But back when I was an undergraduate, I had worked as a programmer for a subsidiary of Philips called Unicam that made a huge range of spectrometers and similar equipment for chemical analysis. These contained a brass cam, hence the name, that moved all the optics that had to be carefully machined. So carefully that the cam cutting lathes were in a temperature controlled room.
Each of these machines also contained a complicated wiring harness to hook up the electronics and the front panel and so on. The production volumes of spectrometers did not justify automating the manufacture of the harnesses. They were assembled by hand by a room full of women seated in front of drawing boards. On each drawing board was a carefully drawn full-scale diagram of the harness with pins to bend the wires around. When a harness was complete, someone would check it, and then the harness would be wrapped with cable-ties and sent off to be put into a spectrometer as it was assembled. The design was clearly done on the drawing boards by draftsmen by hand.
Then when I was at VaST I got involved in many meetings with automotive manufacturers. There is a wiring harness in each car. One of the reasons that automotive was increasingly interested in in-car networks such as CAN bus (unfortunately the C stands for 'controller' but 'car area network' seemed a better name) was that the wiring harnesses were starting to be embarrassingly large. They might weigh over 50kg, which affected mileage, and they had got so thick it was a real problem to find enough space to thread them through the car to get to the engine compartment, the dashboard, the rear lights and all the other places they needed to go. They were also incredibly complex to design. The wiring in the Airbus 380 caused major delays in the program; I hate to think how complex that wiring must be.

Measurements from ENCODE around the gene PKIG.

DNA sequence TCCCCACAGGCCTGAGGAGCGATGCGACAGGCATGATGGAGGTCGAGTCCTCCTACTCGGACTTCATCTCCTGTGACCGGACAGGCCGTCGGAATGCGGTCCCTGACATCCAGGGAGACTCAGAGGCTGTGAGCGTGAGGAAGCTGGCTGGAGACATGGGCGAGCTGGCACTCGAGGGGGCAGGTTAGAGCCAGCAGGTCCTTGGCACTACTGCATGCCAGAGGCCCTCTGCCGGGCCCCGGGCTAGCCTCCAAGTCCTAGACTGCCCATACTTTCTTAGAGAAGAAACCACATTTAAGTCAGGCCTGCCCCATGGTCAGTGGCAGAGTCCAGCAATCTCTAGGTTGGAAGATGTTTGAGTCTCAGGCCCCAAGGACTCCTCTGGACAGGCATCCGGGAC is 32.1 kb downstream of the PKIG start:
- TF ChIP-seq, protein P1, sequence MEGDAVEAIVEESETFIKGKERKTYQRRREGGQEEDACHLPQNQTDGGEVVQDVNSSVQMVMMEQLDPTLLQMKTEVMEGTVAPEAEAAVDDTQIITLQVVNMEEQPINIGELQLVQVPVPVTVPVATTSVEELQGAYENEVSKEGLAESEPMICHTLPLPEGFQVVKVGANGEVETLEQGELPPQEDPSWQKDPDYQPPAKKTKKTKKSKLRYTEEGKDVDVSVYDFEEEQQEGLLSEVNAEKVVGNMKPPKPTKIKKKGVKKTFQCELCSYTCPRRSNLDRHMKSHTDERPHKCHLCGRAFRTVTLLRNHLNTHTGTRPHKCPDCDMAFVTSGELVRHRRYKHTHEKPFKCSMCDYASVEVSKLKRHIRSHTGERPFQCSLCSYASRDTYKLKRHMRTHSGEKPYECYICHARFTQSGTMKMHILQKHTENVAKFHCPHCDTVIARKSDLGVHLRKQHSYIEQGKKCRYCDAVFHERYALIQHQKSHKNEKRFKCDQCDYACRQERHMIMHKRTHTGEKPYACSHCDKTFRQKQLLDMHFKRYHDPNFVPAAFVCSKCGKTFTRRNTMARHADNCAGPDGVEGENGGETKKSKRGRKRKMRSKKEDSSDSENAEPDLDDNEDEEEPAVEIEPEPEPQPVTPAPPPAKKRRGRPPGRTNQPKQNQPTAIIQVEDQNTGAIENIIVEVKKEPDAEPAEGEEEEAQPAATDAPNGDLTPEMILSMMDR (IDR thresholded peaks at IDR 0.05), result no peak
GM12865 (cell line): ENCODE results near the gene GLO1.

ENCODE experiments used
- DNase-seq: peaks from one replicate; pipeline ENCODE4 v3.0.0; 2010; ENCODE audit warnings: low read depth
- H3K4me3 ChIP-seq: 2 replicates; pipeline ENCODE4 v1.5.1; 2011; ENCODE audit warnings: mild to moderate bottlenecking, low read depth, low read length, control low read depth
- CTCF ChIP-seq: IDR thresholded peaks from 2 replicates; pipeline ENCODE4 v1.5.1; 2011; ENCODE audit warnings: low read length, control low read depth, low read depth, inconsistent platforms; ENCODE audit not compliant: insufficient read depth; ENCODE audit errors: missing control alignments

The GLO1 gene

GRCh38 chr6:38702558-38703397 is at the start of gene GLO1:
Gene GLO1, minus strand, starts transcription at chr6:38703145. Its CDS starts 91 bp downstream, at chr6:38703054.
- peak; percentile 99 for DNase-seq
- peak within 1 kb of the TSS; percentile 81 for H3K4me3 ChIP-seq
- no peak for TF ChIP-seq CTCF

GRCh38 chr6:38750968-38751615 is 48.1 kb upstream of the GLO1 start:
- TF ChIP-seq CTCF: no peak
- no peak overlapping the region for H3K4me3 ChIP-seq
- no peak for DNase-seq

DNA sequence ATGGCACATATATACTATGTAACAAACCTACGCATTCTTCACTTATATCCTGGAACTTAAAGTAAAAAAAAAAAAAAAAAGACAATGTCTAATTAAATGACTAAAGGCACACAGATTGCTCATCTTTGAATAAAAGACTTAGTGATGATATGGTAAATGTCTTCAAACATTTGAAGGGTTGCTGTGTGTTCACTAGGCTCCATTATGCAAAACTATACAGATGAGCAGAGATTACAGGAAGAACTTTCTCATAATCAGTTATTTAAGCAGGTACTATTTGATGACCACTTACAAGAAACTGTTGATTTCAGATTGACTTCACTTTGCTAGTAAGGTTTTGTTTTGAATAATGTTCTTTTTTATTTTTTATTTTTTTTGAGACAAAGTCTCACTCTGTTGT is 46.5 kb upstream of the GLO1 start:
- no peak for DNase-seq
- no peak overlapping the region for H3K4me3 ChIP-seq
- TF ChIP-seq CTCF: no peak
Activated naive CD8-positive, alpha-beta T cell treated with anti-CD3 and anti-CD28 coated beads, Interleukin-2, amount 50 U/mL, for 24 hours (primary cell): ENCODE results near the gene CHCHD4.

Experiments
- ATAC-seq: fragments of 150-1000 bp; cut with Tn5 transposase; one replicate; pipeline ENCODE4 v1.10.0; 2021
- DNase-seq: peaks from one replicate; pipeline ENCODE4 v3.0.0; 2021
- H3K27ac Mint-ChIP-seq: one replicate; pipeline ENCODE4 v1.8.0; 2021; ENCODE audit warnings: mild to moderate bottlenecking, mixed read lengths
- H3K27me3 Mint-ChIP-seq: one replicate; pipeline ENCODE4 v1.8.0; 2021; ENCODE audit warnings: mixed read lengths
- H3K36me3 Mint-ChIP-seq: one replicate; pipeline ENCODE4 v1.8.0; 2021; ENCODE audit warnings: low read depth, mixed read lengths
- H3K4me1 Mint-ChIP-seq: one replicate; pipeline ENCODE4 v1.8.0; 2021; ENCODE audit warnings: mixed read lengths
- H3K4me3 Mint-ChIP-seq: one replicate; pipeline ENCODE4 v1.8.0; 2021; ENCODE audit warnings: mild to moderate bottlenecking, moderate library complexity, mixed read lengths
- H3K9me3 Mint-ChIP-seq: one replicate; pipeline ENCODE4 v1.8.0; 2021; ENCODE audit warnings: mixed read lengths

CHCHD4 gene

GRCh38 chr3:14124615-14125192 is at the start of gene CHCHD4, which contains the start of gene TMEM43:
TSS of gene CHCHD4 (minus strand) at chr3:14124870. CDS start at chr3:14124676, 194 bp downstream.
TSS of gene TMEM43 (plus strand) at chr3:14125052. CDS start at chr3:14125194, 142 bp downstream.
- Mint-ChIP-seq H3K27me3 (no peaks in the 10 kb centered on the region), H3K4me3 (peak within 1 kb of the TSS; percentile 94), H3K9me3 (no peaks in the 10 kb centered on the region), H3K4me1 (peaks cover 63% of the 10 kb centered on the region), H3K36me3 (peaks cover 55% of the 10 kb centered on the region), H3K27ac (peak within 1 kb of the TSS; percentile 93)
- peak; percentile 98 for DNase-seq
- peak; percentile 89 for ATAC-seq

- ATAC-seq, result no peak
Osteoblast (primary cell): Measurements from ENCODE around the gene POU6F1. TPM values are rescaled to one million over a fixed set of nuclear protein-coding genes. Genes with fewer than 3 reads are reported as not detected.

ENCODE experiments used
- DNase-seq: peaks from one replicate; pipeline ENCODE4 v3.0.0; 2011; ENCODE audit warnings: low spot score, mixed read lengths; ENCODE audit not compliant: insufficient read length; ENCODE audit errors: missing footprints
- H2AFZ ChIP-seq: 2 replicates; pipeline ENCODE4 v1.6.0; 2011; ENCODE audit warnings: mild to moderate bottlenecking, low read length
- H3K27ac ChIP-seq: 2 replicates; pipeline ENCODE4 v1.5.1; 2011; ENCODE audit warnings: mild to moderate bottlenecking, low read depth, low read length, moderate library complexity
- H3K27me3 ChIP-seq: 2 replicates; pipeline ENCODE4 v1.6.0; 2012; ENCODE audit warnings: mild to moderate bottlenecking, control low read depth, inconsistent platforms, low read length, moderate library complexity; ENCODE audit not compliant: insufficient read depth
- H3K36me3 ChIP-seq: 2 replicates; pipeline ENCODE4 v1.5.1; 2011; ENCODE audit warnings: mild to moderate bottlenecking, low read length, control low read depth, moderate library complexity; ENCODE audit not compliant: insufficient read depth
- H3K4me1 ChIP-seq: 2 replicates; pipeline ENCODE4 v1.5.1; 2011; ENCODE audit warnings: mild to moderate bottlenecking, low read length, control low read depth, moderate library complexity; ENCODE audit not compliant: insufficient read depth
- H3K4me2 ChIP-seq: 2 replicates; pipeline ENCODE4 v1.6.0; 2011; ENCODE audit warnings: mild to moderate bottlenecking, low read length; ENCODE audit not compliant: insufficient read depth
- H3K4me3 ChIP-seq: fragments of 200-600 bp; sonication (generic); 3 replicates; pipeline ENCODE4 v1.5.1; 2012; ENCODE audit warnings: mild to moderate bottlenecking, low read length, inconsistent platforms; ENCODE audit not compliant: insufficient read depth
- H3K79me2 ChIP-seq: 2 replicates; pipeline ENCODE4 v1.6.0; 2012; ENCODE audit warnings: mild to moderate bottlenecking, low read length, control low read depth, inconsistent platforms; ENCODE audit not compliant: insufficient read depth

Wally Rhines told me once that the wiring harness products were a surprisingly fast growing business as they got more and more complex. Of course when you are used to putting a few billion wires on a chip, putting together a wiring harness seems almost primitive by comparison. Anyway, I decided to find out more and to watch Mentor's webinar on the topic. It is given by John Wilson who created the company that Mentor acquired back in 2003.
The webinar is Virtual Design, Testing and Engineering Speeds Electrical and Wire Harness Design. It covers the wiring design process and how it integrates into the system and process designing the vehicle itself. Typically harness design is outsourced to supplier who have to bid on it, then design and manufacture it.
VeSys Design provides an intuitive wiring design tool for the creation of wiring diagrams and the associated service documentation. It has integrated simulation facilities that can validate the design as it’s created, ensuring high quality. VeSys Harness is a tool for harness and formboard design tool with automated part selector and manufacturing report generation. It shrinks the design time and automates many steps in the design process. Vesa is a mid-level product for smaller companies.
For larger problems such as aerospace and automotive with more complex harnesses, there is a more powerful product line called Capital. This is oriented towards enterprise level deployment.
View the webinar here. White papers on electrical and wire harness design are here.